Ripley men learn their way around the stove in novel cooking class

By Ginna Parsons/NEMS Daily Journal

Last September, Park and Rec’s Young at Heart program in Ripley decided to try an experiment – a cooking class for men. Program director Kim Hellums asked Jana Gentry, who used to operate a tea room in her home, to teach the class and Gentry jumped at the chance.
“J.P. Shackelford is actually the one who started this thing because he wanted to learn how to cook salmon patties,” Gentry said. “We’re having so much fun with this and they’re learning.”
The class consists of six men: two widows, Shackelford and Dr. Joe Martin; two married men, Rayburn Jennings and Sidney Boyd; one divorcé, Mark Evans; and one bachelor, Robert Plunkett. (Martin and Plunkett couldn’t make last week’s class.)
Each Wednesday at 9 a.m., they gather in the Compton Center on the Park and Rec campus and learn to cook three or four dishes, which they then enjoy eating together.
“Jana asked me my goal for taking this class and I said to get me a wife,” Evans joked. “It hasn’t worked yet.”
Jennings said his wife heard about the class and asked him if he were interested in it.
“I cook big black pots of fish and stew at deer camp,” Jennings said. “She wanted to know why I could cook for 50 people, but I couldn’t cook for two. I thought this thing would last a month and we’d be done with it, but we’re still going and we’ve had a good time.”
Boyd decided to take the class because his wife does all the cooking at his house.
“Before I got here, I couldn’t even boil water,” he said. “I decided I’d give it a try.”
Everyone in the class participates in the preparation of the meal. Evans usually reads the recipe aloud while others handle measuring, chopping, sautéing and stirring.
“One day, they were all over in one corner chit-chatting and I realized I was the one at the stove cooking,” Gentry said. “And I turned to them and said, ‘Hey, I know how to make this dish. Why are y’all over there talking about hunting dogs?’”
Gentry not only teaches the men how to make particular dishes, but she also shows them basic cooking skills: chopping and dicing, making a roux and a slurry, aerating dry ingredients when making biscuits.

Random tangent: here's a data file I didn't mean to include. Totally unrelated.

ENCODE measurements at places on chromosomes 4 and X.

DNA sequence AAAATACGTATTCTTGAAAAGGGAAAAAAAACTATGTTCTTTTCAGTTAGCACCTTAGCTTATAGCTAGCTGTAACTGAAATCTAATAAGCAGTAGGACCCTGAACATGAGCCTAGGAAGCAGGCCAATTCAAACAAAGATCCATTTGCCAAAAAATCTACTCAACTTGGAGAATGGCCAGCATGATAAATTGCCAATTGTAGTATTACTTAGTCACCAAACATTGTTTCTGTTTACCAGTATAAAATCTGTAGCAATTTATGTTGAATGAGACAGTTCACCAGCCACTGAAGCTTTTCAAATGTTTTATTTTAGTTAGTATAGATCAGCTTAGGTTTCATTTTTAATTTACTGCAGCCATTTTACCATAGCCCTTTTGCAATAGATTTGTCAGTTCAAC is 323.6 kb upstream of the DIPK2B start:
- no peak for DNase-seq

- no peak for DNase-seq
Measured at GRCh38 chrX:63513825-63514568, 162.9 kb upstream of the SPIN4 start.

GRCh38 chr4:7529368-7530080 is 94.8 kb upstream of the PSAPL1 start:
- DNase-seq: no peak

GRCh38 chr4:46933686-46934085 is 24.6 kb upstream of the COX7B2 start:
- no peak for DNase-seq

“Her favorite phrase is, ‘Did you read the recipe?’” Jennings said. “Anytime we ask a question that she thinks doesn’t need answering, she’ll say that.”
Last week, the group prepared Chicken Pot Pie, Cheese Beer Bread with Sun-Dried Tomatoes, Apples and Cabbage and Garlic Mashed Potatoes with French-Fried Onions.
In past classes, they’ve made such dishes as stuffed steak rolls, salmon patties, scalloped potatoes, chicken and sausage stew, beef roast with carrots and potatoes, energy bars, shrimp and grits with greens, praline pecan French toast, coconut peach and crunch pie and bread pudding.
“She taught us to make this pinto bean cake with apples,” Shackelford said. “I made it for a family thing and my son said, ‘This is good, but don’t tell anybody what’s in it.’ So we’ve taken to calling it a spice cake.”
Each week, Gentry makes suggestions for the next week’s class and the men decide what they want to cook from that list. They each pay $5 toward the cost of the ingredients.
Last Wednesday, Gentry threw out several suggestions for today’s class: Po’boys, meatloaf, stuffed pork loin, blackened fish. They decided on shrimp scampi and lemon icebox pie. Gentry will come up with a couple of sides to round out the meal.
“If you think they’re getting anything out of this, multiply it by a thousand percent and that’s what I get out of it,” Gentry said. “They’re the flowers in my little garden.”

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